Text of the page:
FIG. 18 shows a relationship between the engine speed and the timing of fuel injection during compression ignition operation in this embodiment. Such a relationship between the engine speed and the timing of fuel injection has been stored in the ECU 9, and accordingly, the timing of fuel injection can be determined in accordance with an engine speed N detected by the crank angle sensor 23.

If the engine speed N is lowest, the fuel is injected at the bottom dead center of intake, and the timing of injection is advanced continuously toward the top dead center of intake as the engine speed increase. Since the volume of fuel spray impinging upon the piston 2 increases as the timing of fuel injection is advanced, the rate of evaporation by the heat from the piston is increased while the cooling volume by the latent heat of evaporation is relatively decreased, and accordingly, the temperature of the mixture gas becomes higher. Thus, the timing of ignition is advanced, and accordingly, combustion with a high degree of heat efficiency can be carried out even at a high engine speed.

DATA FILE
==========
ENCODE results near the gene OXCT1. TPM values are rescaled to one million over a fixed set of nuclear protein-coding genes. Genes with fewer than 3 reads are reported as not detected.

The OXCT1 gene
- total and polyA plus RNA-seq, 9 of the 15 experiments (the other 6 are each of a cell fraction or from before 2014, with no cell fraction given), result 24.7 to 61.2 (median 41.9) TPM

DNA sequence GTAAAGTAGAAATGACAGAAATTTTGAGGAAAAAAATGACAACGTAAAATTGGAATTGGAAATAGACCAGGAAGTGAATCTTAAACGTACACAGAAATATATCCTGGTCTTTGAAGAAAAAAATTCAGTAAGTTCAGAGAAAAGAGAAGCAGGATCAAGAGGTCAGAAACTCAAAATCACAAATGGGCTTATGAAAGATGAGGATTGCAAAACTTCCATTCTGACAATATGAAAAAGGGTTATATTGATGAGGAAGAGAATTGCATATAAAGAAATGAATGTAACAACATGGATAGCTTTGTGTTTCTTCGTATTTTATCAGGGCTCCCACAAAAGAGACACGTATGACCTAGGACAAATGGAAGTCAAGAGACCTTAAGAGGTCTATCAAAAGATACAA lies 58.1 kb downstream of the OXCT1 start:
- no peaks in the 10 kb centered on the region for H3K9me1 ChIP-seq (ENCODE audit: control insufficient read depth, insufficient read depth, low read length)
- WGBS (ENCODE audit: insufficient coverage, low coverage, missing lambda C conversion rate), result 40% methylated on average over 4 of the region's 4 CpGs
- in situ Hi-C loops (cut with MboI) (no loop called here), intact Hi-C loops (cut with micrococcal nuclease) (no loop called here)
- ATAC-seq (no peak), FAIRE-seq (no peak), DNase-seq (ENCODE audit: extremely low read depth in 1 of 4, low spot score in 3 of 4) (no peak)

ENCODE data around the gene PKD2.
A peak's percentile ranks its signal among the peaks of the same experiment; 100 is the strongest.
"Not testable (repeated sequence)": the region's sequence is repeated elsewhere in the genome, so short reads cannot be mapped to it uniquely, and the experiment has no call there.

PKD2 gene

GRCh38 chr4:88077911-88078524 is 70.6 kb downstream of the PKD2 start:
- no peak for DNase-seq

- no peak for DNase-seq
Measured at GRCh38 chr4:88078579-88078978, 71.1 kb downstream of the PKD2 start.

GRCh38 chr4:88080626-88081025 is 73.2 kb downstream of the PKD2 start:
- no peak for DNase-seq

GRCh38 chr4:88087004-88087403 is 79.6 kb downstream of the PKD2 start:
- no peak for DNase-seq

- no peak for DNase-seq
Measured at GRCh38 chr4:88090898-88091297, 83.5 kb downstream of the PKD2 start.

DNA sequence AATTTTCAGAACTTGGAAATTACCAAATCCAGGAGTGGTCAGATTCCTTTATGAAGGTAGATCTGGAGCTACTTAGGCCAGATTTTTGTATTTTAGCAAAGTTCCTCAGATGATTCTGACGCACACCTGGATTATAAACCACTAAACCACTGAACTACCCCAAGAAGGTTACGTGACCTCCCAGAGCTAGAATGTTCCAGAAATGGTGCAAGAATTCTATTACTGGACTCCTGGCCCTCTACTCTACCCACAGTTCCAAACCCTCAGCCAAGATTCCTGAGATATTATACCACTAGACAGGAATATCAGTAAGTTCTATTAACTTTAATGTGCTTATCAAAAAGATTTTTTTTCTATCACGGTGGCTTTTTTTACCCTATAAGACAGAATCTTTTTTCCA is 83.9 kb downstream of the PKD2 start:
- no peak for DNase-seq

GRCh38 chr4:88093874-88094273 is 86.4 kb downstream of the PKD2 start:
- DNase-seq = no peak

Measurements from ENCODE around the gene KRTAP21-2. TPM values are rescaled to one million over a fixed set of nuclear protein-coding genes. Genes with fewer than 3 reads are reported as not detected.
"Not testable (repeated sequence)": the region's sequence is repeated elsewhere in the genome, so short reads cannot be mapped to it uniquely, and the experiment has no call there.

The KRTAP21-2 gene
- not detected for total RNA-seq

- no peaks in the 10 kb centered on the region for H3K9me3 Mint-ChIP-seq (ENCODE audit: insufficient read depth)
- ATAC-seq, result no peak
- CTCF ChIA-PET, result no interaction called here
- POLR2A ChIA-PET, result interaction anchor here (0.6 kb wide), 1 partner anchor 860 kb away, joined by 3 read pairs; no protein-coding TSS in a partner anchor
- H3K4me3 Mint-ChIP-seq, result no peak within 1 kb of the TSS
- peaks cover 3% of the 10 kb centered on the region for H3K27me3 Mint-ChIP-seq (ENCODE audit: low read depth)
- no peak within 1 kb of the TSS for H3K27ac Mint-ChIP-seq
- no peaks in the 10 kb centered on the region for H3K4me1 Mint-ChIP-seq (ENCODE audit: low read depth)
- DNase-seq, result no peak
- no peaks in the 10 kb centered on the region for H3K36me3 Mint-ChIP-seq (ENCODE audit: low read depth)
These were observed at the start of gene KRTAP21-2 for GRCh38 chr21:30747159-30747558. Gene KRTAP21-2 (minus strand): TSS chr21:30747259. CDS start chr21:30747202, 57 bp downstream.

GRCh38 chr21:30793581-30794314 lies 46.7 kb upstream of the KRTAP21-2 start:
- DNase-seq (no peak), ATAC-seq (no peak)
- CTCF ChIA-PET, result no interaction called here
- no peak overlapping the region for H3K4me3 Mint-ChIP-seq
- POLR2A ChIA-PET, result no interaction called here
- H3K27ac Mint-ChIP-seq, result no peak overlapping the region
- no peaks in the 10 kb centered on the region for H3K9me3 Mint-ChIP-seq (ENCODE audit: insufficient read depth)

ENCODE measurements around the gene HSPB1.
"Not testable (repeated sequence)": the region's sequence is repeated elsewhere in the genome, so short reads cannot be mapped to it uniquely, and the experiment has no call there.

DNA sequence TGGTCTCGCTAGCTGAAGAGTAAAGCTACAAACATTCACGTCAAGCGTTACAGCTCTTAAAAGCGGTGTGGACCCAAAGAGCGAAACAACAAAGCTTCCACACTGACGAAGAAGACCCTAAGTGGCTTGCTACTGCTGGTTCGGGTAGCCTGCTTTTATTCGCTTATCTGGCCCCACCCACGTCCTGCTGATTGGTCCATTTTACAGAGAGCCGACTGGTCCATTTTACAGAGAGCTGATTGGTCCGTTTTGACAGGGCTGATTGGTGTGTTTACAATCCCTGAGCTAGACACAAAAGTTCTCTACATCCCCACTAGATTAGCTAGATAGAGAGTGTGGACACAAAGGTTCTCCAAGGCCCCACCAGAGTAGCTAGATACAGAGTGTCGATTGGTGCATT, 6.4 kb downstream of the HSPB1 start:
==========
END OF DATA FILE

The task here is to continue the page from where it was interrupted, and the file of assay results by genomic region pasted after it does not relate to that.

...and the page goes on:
It is noted that the temperature of air sucked into the engine is changed in dependence upon an ambient temperature, a temperature of engine cooling water, a volume of exhaust gas recirculation (EGR volume), and accordingly, in the combination of control for correcting these affections, the control of timing of ignition with a high degree of accuracy can be made. The ambient temperature is detected by the air flow sensor 14 shown in FIG. 1, and the temperature of cooling water is detected by the engine cooling water temperature sensor 16.